July 2, 2014 - Parrish Art Museum - Platform: Maya Lin
July 2, 2014

Platform: Maya Lin

Platform: Maya Lin, 2014. Exhibition view, Parrish Art Museum, Water Mill, New York, July 4 to October 13, 2014.  In foreground, three works in marble: Equator (2014), Latitude New York City (2013) and Arctic Circle (2013). On wall, Pin River—Sandy, 2013. Steel straight pins. Courtesy Pace Gallery, New York. Photo: Gary Mamay.

Platform: Maya Lin
July 4–October 13, 2014

Parrish Art Museum
279 Montauk Highway
Water Mill, NY 11976

T +1 631 283 2118

www.parrishart.org

In the third iteration of its Platform series, the Parrish Art Museum presents artist Maya Lin, whose ecologically inspired works exist at the intersection of art, architecture, and environmental science. Platform: Maya Lin opens July 4 and continues through October 13.

Of primary concern to artist Maya Lin is the exploration of how we experience and influence the landscape. A passionate advocate for the environment, her most recent work brings to light the effects of climate change and the interconnectedness of all regions of the planet. By revealing aspects of the natural world that are normally invisible to usthe topography of the globe from ocean floor to mountain top, the evolving shape of coastlines and waterwaysthe artist highlights the need to consider how human activities impact the planet as a whole.

Lin invests years in her research, gathering data about the Earth via scientific mapping tools like sonar resonance scans and aerial and satellite imaging devices. She translates these technological views into expressive, human-scale sculptures, installations, and wall reliefs. Her complex investigation is expressed with a simplicity of means: each work in Platform: Maya Lin is composed of a single material: straight pins, marble, or recycled silver.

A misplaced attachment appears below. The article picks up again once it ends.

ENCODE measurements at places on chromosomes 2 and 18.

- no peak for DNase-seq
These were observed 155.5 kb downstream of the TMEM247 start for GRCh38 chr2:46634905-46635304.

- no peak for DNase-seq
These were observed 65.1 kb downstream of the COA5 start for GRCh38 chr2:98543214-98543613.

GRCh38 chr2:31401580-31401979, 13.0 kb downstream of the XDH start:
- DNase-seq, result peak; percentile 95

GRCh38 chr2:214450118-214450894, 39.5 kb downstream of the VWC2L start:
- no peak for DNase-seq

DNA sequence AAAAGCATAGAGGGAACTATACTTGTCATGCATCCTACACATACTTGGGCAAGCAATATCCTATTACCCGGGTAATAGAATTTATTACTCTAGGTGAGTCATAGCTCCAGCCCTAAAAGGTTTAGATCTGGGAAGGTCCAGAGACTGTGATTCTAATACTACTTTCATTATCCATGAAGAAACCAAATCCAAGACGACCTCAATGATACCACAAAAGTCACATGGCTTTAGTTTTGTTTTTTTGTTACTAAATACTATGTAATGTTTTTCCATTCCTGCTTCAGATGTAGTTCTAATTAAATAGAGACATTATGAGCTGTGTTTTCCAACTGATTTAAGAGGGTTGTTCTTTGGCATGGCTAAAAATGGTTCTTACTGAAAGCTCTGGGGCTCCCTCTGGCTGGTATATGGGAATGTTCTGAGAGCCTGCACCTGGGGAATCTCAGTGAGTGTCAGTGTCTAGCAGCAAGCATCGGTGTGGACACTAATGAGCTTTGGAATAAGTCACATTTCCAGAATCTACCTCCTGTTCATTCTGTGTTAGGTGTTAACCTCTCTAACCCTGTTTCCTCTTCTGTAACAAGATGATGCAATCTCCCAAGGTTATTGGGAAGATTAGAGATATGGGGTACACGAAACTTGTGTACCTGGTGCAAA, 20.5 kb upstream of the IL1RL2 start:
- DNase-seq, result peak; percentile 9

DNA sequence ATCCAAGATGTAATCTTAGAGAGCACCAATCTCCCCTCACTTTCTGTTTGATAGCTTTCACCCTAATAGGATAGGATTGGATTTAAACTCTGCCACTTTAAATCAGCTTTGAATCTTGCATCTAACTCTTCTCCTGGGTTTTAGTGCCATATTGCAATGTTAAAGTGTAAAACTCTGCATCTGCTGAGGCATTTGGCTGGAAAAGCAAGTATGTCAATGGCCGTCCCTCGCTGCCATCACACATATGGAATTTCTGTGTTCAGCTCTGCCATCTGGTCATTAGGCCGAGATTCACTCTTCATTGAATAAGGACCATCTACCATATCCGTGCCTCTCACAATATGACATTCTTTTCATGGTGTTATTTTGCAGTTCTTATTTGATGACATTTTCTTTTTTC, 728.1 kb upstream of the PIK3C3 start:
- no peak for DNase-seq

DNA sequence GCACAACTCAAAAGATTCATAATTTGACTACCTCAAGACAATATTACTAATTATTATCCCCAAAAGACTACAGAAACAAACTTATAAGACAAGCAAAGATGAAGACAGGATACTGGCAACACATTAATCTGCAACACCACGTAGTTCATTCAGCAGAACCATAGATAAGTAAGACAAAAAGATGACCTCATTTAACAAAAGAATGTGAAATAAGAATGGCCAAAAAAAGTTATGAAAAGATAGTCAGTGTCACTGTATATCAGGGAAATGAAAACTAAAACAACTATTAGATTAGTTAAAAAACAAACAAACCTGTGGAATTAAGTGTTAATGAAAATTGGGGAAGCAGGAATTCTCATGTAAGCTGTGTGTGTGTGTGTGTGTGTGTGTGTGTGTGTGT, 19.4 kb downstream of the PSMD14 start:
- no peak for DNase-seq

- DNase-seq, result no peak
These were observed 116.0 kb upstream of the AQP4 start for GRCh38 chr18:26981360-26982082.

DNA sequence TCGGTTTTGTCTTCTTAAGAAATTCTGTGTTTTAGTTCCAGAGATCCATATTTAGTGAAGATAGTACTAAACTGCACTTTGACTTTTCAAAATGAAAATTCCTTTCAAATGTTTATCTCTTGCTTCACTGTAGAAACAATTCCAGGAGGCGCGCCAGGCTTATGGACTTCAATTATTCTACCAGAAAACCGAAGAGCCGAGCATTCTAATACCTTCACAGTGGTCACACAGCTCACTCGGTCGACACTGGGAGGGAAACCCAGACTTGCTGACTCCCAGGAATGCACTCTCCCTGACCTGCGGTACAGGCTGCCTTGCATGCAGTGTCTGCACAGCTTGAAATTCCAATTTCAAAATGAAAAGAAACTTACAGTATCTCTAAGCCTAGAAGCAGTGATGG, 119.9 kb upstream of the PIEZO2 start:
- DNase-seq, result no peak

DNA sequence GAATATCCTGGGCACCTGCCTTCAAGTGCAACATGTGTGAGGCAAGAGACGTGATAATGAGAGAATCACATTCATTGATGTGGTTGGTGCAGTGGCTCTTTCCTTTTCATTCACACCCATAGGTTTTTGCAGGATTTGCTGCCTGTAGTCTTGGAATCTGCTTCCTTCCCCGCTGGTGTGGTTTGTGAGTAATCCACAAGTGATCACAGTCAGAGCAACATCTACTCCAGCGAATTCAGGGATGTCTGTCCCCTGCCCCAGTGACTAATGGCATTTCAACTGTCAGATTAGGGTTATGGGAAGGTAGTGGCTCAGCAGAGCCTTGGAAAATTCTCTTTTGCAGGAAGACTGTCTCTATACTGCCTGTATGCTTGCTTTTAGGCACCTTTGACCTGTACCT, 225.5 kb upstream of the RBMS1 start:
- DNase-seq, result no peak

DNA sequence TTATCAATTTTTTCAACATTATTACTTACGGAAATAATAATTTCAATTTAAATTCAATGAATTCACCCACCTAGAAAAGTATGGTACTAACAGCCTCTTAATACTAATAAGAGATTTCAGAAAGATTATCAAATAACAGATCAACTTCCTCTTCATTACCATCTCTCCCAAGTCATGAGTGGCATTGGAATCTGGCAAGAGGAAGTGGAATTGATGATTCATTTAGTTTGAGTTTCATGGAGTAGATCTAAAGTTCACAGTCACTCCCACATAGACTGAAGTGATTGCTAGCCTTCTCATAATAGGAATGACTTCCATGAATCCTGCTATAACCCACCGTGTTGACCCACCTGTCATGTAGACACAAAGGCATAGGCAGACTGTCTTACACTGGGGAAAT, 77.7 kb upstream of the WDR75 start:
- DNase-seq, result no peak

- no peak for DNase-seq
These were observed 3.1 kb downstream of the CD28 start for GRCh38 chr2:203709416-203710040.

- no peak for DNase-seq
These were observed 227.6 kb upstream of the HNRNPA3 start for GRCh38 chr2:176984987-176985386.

Pin River – Sandy depicts the boundaries of Hurricane Sandy’s flood plain. Tens of thousands of stainless steel straight pins cast shadows that imply aerial contour maps and help us envision how changing climate conditions affect the intersection of water and land. 

The five marble sculptures included in the exhibition also find their compositional foundation in the world of science. Arctic Circle, Equator, and Latitude New York City are nested in three concentric circles in relationship to their geographic coordinates. The artist presents the surface topographies (mountain ranges, valleys, and oceans) of these latitudes but turns the outer layer of the planet upward making it viewable on a contiguous plain. Likewise, 74° West Meridian and 106° East Meridian visualize the longitudinal connection between seemingly far apart locations on the planet from the North to South Poles.

Accabonac Harbor, Georgica Pond, and Mecox Bay, depict landmark bodies of water on the East End of Long Island. By using recycled cast silver, Lin captures the reflective, precious, and jewel-like quality of water. Through works of extraordinary beauty, the artist asks us to envision waterways as the irreplaceable circulatory system of the planet and consider how our actions can destabilize this fragile balance.

Organized by Curator of Special Projects Andrea Grover, Platform is the Parrish Museum’s ongoing series of artist-driven projects that embrace experimentation and unconventional approaches to exhibition and programming, exploring artmaking as a way of understanding the world and creating new information about how we live in it. 

Platform: Maya Lin is made possible, in part, by the generous support of the Joseph and Sylvia Slifka Foundation, Pace Gallery, New York, Linda Hackett/CAL Foundation, Debra and Leon Black, and the Andrew Sabin Family Foundation. Hampton Jitney is the Official Transportation Sponsor and an Official Media Sponsor of the Parrish Art Museum.


Platform: Maya Lin at Parrish Art Museum
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